I read an article a few months back about a gym that put its patrons through awkward but physically rewarding workouts that they were encouraged to complete as part of their membership (Read more about CrossFit here. As someone who infrequently attempts to get in shape, I was intrigued. How interesting it would be to be issued a challenge that was a little beyond your reach in the interest of making you stronger, faster, better. This lead me to download the Couch to 5k app to my iPhone, a simple app that takes you from not running to running a 5k over the course of nine weeks. Little by little, my legs grew stronger, my running got more focused and less tiresome, and I felt invigorated.
After a few weeks of this, I thought to myself, why can’t we do something like this for finances? Because if there’s anything I need help with more than my cardio training and my basic health, it’s my finances. My dad was always a healthy guy and a smart saver – I was more obsessed with video games and the Internet. Sadly, his good habits for staying healthy/wealthy didn’t rub off on me, but I think it’s easier saying that we (and I use “we” to sum up people my age/people my shape) don’t have what it takes than it is trying to gain what it takes.
The hard truth that started all this:
The first step in getting better is deciding to get better. The second step is actually getting better.
So, first step: find a group of people who want to get better.
Getting the Band Back Together
I took the idea to the message boards of the Crash Network, a group of young credit union profess…you know what? If you don’t know who the Crashers are and what they’re about by now, shame on you.
Anyway, I went and asked if any Crashers would be willing to join me in the quest to save a little dough. As luck would have it, I had sixteen willing participants sign up to take the “savings challenge” with me. Each person set a goal, told us why they wanted to save that money, and was assigned to a smaller group of four.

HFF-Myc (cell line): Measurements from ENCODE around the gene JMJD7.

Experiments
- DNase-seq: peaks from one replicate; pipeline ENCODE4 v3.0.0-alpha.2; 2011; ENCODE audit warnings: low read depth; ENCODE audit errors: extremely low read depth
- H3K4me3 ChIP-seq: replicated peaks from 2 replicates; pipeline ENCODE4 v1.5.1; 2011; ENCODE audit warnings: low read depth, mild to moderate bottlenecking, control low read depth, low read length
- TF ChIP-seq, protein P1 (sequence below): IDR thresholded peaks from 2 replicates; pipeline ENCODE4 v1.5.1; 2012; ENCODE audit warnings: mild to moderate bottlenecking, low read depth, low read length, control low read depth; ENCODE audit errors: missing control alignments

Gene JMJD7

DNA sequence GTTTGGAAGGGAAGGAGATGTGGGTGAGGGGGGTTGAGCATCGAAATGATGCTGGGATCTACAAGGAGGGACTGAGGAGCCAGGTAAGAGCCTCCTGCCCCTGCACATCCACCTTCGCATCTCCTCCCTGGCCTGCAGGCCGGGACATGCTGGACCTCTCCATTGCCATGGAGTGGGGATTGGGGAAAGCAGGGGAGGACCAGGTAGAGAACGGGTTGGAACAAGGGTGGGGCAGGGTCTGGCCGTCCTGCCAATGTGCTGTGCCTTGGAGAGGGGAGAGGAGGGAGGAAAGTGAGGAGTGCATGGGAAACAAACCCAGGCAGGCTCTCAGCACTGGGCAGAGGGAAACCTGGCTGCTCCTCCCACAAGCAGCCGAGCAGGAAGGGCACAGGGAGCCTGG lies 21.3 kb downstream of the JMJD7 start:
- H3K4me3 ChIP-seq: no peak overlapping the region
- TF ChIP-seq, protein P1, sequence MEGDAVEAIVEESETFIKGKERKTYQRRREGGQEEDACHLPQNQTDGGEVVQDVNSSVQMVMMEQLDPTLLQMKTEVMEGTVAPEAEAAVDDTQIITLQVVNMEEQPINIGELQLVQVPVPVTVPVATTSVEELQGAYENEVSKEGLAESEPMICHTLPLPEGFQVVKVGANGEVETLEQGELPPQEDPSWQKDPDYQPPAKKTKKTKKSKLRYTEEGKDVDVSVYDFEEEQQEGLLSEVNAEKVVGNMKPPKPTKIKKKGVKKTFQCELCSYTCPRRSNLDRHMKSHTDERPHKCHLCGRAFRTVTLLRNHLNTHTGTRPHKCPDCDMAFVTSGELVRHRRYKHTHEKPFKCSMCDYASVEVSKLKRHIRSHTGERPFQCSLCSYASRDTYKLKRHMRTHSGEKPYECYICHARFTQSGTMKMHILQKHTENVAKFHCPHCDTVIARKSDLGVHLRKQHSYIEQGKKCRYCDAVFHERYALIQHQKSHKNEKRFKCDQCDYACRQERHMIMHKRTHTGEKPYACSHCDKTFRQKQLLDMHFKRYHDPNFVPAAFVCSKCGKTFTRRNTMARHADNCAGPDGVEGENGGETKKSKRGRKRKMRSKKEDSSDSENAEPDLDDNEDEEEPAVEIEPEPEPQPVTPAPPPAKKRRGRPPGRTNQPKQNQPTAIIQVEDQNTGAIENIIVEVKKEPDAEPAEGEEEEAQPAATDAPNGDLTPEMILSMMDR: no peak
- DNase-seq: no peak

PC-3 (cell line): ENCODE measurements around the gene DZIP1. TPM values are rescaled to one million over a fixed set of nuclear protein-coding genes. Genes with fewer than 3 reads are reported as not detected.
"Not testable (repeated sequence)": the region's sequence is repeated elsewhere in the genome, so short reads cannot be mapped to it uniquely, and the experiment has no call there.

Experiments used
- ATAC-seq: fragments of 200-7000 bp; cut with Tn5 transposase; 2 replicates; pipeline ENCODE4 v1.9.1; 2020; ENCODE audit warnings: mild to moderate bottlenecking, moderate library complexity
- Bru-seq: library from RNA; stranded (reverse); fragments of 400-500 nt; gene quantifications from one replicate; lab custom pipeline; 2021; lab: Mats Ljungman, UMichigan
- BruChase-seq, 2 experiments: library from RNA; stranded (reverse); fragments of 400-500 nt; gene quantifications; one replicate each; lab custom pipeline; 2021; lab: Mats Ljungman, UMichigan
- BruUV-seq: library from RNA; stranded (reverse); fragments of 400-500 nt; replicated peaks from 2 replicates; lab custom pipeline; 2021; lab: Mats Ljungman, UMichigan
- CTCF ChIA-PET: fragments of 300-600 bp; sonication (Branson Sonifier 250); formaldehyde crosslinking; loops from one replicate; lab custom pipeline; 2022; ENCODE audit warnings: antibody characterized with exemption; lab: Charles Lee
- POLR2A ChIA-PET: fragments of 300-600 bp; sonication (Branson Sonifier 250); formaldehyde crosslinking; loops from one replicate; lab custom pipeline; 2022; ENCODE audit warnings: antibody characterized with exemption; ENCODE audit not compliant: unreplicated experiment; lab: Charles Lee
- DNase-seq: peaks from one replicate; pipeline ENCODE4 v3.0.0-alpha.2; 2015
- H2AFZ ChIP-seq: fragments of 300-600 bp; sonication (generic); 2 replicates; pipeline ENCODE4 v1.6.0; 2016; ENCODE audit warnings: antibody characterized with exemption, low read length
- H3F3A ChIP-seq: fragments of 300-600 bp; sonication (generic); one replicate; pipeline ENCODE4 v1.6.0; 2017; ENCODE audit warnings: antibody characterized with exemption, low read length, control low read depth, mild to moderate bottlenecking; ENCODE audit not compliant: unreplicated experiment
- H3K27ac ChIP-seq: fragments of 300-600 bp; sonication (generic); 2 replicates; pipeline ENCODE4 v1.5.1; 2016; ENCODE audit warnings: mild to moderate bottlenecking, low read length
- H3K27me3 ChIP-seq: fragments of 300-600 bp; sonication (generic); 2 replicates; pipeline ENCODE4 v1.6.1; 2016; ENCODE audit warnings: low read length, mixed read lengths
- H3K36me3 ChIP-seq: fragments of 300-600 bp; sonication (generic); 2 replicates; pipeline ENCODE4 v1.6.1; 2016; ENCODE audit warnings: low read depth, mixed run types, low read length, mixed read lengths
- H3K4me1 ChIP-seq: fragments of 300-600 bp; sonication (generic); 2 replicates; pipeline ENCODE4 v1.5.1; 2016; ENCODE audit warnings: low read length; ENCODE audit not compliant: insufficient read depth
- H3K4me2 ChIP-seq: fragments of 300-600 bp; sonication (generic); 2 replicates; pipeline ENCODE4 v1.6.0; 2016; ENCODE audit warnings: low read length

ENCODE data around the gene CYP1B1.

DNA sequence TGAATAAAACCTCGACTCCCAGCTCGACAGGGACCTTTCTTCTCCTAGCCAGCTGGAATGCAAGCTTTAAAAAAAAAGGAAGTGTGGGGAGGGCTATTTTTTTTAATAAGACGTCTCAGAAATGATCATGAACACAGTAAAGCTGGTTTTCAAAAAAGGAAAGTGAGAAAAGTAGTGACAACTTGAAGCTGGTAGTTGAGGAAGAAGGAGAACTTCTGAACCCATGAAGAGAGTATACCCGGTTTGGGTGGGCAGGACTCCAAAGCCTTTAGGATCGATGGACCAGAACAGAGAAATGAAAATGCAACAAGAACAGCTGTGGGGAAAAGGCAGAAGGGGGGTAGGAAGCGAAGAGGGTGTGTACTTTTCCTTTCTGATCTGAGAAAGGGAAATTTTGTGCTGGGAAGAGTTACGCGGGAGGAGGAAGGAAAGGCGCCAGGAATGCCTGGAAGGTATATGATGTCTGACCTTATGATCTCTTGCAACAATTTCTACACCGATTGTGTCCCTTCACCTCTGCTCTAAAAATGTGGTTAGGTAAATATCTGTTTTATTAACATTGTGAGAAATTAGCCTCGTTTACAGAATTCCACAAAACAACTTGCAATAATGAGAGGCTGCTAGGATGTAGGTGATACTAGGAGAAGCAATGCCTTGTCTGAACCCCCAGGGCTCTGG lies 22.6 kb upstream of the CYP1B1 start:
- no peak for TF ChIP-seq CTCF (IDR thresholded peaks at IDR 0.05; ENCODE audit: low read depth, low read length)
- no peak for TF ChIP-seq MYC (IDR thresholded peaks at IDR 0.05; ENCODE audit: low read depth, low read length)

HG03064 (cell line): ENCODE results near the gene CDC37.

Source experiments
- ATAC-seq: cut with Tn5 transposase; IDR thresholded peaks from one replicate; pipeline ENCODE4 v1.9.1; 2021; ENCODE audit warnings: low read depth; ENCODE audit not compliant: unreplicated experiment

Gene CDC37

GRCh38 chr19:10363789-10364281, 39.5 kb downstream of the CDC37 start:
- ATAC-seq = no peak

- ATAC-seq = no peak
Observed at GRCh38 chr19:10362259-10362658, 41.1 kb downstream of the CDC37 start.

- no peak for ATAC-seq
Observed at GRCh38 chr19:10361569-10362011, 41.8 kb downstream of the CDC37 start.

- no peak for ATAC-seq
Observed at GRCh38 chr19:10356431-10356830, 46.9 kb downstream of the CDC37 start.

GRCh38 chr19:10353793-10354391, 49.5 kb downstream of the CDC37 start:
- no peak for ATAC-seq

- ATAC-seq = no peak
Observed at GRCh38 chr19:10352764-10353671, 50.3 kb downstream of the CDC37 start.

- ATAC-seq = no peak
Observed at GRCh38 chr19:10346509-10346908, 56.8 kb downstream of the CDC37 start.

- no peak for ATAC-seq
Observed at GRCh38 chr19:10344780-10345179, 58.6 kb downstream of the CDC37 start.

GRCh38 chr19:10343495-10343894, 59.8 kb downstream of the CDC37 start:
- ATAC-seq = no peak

The reasons meant a lot to me. Plenty of people wanted to save for vacations, some wanted to buy that long-desired-but-put-off personal reward; one person said the money was their way of cutting their last ties with their bank and moving everything to their credit union. But a lot of people (myself included) just wanted a little side-cash for rainy days.
We had our teams, we had a goal. Then, the hard part started – actually saving.
Save Us from Ourselves
Every day for sixty days (with a few breaks in between), I sat at my computer here in Virginia and sent everyone his or her challenge for the day. Because I didn’t want it to simply be a dollar amount every day, I had to get creative. Here are some of my favorites:
- Put in a dollar for every time you look at your cell phone between the hours of 10:00AM EST and 4:00PM EST
- What’s the “toy” you’re eager to get? iPad? Droid phone? Kindle? Macbook Air? Save ONE-ONE-HUNDREDTH of the price of that item. Thus, if the gadget you want is $500, save $5.
- Pick an amount of money to save. Divide that by two (the first level). Divide THAT number by three (the second level). Divide THAT number by ten (Limbo). Add those numbers together, then save the sum that you come up with.
- Each time you use the bathroom between 10:00 AM and 4:00 PM put $1 for “number one” and $2 for “number two”.
Crazy, right? But memorable. And a little fun! And a little revelatory. The one where people had to put in a dollar for each time they checked their phone? Nearly bankrupted some of our contestants.
Coming up with the challenges was hard, but rewarding. Everyone had a little chestnut to look forward to each morning and a little money to move each evening. We kept track of the amount of money we saved via a survey I created with my company’s survey tool. If you saved money that day (which most people did), you put in the amount of money you saved, your name and your team name. If you failed to save money, you still had to account for it. But at no point did the survey or any emails chastise people for being unable to save or for having to spend some of their savings.
Why is that important? Because if I learned anything from my Couch to 5K experience, it was that being hard on myself for skipping a day was what derailed me from picking it right back up. If you drop the ball, pick it up and throw it again. If you go off your diet for a day, don’t just quit your whole diet – go back on it the next day. If you didn’t save money one day, save money the next day. It’s not hard, and thinking you’ve failed is the first step in never trying to get it right ever again.